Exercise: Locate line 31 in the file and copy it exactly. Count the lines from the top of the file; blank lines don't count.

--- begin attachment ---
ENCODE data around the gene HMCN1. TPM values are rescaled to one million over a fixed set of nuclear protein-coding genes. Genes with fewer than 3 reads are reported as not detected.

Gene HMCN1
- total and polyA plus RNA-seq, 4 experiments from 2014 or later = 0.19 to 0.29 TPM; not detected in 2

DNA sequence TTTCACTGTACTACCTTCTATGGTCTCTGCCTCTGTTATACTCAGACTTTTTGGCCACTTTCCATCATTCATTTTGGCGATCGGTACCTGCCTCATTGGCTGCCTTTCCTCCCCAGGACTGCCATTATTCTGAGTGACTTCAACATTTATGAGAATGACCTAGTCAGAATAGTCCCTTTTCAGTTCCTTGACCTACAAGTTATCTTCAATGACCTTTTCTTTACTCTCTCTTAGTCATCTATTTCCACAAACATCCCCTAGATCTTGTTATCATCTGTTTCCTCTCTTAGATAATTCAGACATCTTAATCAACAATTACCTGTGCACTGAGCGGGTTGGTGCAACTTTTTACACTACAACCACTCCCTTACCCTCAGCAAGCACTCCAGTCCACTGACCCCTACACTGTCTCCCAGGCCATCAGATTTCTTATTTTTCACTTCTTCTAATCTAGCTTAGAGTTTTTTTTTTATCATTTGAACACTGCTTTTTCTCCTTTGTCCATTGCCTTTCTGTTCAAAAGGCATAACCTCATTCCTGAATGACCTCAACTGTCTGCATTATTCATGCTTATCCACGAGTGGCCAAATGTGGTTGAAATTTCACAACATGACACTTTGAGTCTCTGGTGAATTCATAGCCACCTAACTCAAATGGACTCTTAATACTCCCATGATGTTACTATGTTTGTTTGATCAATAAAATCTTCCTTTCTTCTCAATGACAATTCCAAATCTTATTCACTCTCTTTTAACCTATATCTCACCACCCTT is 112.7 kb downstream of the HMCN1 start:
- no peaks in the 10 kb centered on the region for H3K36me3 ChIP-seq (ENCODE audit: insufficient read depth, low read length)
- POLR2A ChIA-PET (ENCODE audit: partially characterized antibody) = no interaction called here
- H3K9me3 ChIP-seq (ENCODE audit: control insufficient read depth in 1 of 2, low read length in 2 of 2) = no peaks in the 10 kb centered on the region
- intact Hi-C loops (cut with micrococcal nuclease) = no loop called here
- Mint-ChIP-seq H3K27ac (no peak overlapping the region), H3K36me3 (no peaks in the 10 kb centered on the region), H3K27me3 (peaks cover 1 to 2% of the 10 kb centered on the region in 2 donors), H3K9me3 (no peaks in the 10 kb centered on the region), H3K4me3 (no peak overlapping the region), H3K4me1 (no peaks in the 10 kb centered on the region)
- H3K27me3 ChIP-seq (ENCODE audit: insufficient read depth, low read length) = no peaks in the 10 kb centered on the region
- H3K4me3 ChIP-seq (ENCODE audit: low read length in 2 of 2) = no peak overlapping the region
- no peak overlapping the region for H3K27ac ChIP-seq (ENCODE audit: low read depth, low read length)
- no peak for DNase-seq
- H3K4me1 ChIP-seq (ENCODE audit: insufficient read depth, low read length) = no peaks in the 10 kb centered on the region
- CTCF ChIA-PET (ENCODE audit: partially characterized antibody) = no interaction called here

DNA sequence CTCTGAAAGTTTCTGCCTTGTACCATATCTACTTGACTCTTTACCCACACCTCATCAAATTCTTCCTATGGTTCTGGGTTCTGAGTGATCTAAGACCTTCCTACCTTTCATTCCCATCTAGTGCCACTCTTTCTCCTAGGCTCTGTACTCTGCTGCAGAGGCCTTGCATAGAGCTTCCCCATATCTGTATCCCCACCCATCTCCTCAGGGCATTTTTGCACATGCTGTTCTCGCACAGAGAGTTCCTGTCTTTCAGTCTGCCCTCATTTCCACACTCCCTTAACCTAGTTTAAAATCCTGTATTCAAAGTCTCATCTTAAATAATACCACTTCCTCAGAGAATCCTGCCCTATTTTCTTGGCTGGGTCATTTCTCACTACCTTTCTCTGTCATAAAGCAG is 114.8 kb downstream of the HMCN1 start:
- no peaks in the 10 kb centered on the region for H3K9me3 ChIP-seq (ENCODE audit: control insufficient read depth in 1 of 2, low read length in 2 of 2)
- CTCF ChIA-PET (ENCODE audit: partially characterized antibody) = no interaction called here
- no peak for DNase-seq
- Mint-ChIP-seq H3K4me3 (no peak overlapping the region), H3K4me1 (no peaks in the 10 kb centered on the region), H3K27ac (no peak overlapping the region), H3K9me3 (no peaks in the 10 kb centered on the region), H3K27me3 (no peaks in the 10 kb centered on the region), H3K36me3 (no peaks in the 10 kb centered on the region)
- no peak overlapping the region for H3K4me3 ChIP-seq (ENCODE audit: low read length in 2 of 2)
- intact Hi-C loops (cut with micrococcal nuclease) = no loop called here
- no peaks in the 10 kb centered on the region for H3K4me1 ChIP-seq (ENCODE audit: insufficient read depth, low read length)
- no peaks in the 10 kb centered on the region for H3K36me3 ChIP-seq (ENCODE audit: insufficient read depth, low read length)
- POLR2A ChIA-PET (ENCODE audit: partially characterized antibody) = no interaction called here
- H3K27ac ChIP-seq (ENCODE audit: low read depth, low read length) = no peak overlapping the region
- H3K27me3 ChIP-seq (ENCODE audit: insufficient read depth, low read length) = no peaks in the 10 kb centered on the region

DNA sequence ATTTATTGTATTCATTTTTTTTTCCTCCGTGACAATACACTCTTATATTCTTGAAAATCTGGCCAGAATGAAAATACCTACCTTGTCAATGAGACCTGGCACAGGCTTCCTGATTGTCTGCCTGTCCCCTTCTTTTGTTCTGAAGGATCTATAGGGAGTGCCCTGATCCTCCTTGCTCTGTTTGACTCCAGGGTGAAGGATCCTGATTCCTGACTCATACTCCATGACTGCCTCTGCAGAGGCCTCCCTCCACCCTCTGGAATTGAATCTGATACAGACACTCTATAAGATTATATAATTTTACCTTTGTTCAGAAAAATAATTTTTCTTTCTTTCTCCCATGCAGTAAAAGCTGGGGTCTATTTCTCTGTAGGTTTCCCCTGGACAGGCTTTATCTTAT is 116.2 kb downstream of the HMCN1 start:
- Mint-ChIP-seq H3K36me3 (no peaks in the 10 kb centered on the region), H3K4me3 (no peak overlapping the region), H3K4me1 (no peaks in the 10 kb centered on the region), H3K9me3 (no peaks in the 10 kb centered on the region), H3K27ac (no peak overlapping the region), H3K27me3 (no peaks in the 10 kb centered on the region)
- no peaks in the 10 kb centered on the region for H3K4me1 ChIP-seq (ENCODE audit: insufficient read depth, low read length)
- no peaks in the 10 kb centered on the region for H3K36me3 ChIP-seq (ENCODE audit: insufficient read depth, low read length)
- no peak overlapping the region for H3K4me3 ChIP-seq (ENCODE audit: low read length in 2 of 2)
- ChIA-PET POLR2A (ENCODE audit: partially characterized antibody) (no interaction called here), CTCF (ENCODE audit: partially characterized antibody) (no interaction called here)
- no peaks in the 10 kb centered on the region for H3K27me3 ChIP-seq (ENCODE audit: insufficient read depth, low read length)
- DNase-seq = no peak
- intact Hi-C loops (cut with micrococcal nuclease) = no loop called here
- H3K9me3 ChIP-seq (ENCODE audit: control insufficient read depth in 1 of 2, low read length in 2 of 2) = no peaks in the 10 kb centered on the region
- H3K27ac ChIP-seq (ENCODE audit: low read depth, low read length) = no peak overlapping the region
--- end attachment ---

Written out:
- no peaks in the 10 kb centered on the region for H3K36me3 ChIP-seq (ENCODE audit: insufficient read depth, low read length)